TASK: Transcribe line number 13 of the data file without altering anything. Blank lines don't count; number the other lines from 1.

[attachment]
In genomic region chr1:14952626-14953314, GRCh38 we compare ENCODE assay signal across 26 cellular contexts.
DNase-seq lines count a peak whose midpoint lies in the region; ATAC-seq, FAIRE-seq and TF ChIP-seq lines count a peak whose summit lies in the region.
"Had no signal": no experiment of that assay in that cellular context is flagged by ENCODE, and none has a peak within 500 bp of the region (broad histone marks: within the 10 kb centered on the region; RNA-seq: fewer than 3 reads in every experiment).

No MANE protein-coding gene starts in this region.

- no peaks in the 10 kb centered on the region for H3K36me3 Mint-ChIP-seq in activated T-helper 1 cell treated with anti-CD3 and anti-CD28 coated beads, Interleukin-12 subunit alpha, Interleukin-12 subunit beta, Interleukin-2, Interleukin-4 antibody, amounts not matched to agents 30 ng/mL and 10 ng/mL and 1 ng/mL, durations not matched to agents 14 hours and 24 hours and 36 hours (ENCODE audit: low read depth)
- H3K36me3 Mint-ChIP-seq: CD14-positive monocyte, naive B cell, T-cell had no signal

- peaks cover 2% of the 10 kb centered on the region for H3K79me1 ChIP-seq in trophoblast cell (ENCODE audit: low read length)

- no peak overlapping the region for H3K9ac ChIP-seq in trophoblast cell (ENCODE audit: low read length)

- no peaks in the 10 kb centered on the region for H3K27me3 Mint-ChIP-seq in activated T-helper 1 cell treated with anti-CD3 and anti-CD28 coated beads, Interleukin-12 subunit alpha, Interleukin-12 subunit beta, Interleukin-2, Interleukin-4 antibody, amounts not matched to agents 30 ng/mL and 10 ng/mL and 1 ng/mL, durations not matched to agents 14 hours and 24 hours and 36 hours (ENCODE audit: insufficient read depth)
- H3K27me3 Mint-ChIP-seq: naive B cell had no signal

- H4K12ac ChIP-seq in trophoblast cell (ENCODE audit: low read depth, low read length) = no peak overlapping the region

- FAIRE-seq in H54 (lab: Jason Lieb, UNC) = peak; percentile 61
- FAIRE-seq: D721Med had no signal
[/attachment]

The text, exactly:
- FAIRE-seq: D721Med had no signal